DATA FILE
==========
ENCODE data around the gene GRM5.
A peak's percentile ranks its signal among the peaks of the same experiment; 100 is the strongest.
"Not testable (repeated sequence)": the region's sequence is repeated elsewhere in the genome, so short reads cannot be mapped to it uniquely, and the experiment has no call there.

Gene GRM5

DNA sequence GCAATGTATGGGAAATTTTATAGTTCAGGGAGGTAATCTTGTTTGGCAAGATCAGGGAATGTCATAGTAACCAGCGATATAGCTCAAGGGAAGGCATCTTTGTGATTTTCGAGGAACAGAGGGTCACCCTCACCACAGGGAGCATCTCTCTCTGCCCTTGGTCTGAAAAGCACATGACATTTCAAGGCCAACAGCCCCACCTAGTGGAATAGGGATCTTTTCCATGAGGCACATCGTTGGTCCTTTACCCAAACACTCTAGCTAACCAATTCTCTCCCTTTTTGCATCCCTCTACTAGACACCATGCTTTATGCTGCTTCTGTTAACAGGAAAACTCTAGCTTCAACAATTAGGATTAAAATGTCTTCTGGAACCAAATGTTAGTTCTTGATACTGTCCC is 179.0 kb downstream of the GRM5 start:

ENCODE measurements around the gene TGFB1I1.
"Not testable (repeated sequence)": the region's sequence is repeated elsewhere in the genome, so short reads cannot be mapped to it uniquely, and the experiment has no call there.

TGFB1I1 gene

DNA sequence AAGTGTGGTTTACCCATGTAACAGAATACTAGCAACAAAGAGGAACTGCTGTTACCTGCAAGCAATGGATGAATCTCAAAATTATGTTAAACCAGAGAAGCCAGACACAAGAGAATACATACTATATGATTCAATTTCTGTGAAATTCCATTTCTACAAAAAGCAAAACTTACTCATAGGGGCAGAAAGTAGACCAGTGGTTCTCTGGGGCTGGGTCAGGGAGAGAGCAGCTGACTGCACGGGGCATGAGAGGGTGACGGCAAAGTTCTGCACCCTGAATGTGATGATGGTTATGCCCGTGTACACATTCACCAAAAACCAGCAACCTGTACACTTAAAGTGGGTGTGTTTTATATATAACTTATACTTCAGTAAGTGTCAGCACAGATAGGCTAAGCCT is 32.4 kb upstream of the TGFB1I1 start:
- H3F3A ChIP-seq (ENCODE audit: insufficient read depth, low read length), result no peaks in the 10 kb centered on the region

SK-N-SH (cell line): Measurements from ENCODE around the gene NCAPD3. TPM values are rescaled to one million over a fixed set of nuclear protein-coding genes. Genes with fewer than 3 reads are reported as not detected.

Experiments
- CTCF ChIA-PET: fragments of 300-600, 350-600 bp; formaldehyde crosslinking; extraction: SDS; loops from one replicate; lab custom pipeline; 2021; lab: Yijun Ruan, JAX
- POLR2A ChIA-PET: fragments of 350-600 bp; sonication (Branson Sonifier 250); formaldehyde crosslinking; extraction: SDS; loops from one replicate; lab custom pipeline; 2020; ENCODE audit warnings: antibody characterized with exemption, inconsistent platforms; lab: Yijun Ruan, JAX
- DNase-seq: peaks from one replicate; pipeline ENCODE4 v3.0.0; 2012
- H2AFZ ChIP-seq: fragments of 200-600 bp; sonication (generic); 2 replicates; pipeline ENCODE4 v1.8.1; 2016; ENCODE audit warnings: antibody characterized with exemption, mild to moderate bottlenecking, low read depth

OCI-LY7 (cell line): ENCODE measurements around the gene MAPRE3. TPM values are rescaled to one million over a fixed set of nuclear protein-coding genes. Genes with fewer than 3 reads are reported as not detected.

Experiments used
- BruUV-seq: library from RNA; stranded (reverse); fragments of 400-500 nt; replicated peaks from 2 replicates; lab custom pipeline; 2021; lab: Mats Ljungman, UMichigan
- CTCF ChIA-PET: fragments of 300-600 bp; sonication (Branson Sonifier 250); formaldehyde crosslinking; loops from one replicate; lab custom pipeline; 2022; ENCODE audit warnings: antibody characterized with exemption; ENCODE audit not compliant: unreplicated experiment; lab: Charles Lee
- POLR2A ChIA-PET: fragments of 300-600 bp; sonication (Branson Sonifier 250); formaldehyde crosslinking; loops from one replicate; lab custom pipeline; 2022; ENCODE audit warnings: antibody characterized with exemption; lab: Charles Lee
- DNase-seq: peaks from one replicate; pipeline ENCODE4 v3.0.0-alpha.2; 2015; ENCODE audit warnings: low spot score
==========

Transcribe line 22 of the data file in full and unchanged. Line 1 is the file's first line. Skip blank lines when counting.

- DNase-seq: peaks from one replicate; pipeline ENCODE4 v3.0.0-alpha.2; 2015; ENCODE audit warnings: low spot score